Presentation on theme: "G LOBAL S ERVICES Lesson 4: Delivery of Public Services."— Presentation transcript:
G LOBAL S ERVICES Lesson 4: Delivery of Public Services
G OVERNMENTS AND S ERVICES Governments are usually the main provider of public services. Governments are often ill-suited to provide social services because 1) monopoly provides few incentives to cut costs and increase quality of service and 2) bureaucracy/lack of flexibility Other problems noted in the literature for sanitation and water delivery, include bad financial management, low funding priority, lack of staff experience and qualifications, absent or weak customer service orientation, political interference, little or no independent regulation and an absence of civil society consultation. Many countries around the world subscribed to concept of a welfare state – especially in Europe and in former European colonies, such as India. Government services to those in need – disabled, elderly, poor – would be paid through taxation, but provided to recipients for low or now cost. Because governments cannot actually afford to provide all the necessary services – NGOs and voluntary organizations often fill the gaps.
NGO S AS E DUCATION P ROVIDER NGOs play many roles in supporting education service delivery Advocacy to governments to fulfill demands of the UNs Education for All initiative Provide support to improve the quality of government provision through school adoption programs (i.e. International Studies Schools Network of the Asia Society)International Studies Schools Network of the Asia Society Direct Services: provide educational opportunities to those excluded from government schooling – such as street children, orphans, child soldiers, indigenous children, minority group children, disabled children, refugees, etc. Often NGO programs only reaches a small amount of all children in any given country. Government usually remains the primary provider. Assessment data of teachers is not always available. External monitoring not always present, as found in many government schools.
P RIVATE S ECTOR : WATER AND SANITATION SERVICES I N D EVELOPING W ORLD Millions die every year from lack of access to safe water and adequate sanitation. In developing countries, there is often weak government capacity, especially in urban and rural environments. Private sector participation (PSP) does not tackle the underlying causes of lack of utility access. Problems exist in capacity building, community participation, finance and institutional reform. There is often no provision to take back service delivery if the private sector fails or when contracts end-> irreversible dependence on private providers Government capacity must be addressed. In PSP, local and central governments role is to facilitate, monitor and regulate. When decentralizing delivery, local government capacity needs to be built up to ensure responsiveness to local needs and the provision of quality services. Poor need to be seen as contributors, not just recipients of services. Social mobilization and community participation is key for sustainable development. Poor often do not receive services because of the need for cost recovery. Private sector has a role, but it cannot be realized if there is corruption or political resistance to serving the poor. Stable rules, political commitment to address the underlying causes, good governance and an informed and active citizenry are needed for successful PSP.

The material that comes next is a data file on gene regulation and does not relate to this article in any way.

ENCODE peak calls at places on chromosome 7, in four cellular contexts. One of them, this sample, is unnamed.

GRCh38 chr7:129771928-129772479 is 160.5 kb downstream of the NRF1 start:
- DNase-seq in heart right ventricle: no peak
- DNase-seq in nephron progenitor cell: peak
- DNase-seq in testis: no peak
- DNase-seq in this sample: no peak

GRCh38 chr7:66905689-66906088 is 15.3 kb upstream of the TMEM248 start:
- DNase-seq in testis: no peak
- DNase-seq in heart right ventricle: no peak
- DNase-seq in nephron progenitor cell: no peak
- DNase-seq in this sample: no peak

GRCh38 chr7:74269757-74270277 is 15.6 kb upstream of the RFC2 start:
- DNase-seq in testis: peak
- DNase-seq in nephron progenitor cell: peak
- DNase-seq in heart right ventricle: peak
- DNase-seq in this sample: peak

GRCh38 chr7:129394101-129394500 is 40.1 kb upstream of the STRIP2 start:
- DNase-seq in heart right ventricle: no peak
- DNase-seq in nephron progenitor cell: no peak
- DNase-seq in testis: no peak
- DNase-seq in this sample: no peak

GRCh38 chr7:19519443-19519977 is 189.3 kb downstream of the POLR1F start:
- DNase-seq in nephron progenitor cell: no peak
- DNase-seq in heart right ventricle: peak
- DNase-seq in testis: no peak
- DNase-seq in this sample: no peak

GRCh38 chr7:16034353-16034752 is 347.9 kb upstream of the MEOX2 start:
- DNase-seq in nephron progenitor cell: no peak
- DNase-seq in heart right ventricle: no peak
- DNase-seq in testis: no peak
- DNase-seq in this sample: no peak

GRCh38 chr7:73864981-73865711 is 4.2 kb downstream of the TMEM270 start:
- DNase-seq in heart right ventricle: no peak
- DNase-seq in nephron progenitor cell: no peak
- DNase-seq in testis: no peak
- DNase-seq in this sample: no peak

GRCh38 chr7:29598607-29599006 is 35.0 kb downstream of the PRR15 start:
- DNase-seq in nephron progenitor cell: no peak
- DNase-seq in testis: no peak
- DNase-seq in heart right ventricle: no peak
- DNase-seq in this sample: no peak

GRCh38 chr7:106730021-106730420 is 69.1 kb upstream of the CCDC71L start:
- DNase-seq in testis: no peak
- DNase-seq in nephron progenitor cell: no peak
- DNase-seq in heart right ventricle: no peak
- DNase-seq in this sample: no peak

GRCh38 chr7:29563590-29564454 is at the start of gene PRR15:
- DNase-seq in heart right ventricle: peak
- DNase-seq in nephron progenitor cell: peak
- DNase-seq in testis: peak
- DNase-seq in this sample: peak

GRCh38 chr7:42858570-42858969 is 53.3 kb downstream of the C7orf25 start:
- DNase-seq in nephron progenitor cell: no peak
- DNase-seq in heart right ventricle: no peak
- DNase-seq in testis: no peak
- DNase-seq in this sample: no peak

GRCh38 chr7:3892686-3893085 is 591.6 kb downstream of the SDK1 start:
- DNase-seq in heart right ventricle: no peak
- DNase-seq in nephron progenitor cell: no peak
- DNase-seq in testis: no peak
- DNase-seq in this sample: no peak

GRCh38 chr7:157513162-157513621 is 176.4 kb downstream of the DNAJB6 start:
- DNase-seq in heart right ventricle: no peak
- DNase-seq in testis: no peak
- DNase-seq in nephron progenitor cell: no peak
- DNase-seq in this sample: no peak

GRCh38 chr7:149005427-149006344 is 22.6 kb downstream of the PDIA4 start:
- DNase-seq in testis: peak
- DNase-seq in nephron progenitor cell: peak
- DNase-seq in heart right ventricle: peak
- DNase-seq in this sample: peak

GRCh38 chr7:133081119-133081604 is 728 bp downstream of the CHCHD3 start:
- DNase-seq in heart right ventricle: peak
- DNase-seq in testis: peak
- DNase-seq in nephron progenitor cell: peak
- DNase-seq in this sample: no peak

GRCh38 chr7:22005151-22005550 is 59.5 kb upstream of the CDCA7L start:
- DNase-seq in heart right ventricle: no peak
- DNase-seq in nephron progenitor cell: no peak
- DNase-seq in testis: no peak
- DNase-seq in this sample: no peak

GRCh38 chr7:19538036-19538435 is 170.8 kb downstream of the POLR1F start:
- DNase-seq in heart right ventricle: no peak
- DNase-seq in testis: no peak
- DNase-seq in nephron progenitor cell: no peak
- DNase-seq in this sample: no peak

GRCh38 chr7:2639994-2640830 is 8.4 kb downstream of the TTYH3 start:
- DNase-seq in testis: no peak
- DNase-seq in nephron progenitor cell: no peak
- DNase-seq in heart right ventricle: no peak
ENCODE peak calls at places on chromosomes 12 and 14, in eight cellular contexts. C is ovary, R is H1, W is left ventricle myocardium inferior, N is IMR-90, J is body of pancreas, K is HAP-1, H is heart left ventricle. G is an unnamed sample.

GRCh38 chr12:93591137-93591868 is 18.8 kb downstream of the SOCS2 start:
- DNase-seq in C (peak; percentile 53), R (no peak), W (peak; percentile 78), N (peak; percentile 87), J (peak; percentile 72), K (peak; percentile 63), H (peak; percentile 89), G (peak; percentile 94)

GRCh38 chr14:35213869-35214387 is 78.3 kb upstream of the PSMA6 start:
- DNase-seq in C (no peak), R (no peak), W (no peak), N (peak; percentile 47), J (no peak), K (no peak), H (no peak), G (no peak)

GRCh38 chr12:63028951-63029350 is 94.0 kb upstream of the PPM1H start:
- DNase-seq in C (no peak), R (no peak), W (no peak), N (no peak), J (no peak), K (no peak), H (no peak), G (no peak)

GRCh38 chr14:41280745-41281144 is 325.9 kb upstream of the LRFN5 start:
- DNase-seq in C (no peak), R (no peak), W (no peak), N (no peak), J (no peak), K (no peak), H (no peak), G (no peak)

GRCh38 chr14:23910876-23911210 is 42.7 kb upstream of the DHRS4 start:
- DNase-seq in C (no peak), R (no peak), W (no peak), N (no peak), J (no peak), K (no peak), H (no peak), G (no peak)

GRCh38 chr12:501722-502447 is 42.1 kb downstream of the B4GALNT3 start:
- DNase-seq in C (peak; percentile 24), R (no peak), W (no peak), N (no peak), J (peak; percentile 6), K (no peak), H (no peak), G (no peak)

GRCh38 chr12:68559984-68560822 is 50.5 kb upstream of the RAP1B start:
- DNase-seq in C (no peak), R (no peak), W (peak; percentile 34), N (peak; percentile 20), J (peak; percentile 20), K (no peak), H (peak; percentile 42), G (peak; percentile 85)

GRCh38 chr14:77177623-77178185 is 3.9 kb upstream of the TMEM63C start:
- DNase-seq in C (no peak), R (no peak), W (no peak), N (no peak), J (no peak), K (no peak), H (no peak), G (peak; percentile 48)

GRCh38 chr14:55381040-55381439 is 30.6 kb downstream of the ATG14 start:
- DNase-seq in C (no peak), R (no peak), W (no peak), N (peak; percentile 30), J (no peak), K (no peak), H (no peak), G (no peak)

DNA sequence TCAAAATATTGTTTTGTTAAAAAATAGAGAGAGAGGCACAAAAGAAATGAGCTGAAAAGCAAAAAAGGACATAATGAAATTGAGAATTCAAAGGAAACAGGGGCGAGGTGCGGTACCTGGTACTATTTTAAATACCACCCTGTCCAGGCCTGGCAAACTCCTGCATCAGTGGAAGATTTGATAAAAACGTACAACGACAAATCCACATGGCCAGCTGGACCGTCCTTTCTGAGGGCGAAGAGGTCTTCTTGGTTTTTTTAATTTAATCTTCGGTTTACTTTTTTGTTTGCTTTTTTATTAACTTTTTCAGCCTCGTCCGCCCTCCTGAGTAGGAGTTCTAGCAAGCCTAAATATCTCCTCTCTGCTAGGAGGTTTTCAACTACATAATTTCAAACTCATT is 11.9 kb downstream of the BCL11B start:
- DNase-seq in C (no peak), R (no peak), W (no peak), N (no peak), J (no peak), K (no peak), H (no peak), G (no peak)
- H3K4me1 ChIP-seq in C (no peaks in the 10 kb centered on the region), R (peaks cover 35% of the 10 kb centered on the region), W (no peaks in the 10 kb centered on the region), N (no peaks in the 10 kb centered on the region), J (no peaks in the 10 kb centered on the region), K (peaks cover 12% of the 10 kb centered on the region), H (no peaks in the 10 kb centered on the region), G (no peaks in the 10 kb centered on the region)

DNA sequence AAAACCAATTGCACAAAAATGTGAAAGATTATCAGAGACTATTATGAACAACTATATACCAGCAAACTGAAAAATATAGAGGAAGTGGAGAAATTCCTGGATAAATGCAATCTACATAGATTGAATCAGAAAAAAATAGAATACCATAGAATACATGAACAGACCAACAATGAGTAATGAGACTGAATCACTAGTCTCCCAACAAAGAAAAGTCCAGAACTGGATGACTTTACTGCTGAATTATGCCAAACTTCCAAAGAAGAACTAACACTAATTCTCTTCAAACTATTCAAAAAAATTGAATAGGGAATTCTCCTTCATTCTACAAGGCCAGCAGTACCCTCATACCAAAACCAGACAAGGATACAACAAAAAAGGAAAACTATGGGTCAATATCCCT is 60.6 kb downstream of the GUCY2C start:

NGO S : N OT - FOR -P ROFIT H EALTH C ARE IN I NDIA In India, health services usually provided by government or private sector. Private sector care is delivered either by for- profit or not-for-profit providers Individual practitioners provide most of the care in the for-profit health sector Initially, not-for-profit health sector was hospital-based but it later expanded to include community health doctors in development projects. Now, the NGO role in health care is varied: advocacy, awareness and education, research, and actual provisioning of services Indian government provides grants and subsidies to NGOs to assist the state in health programs, such as tuberculosis, leprosy and family planning programs. There is no official count of number of NGOs in health care. Some studies list 7000 NGOs in health-related services as of 1997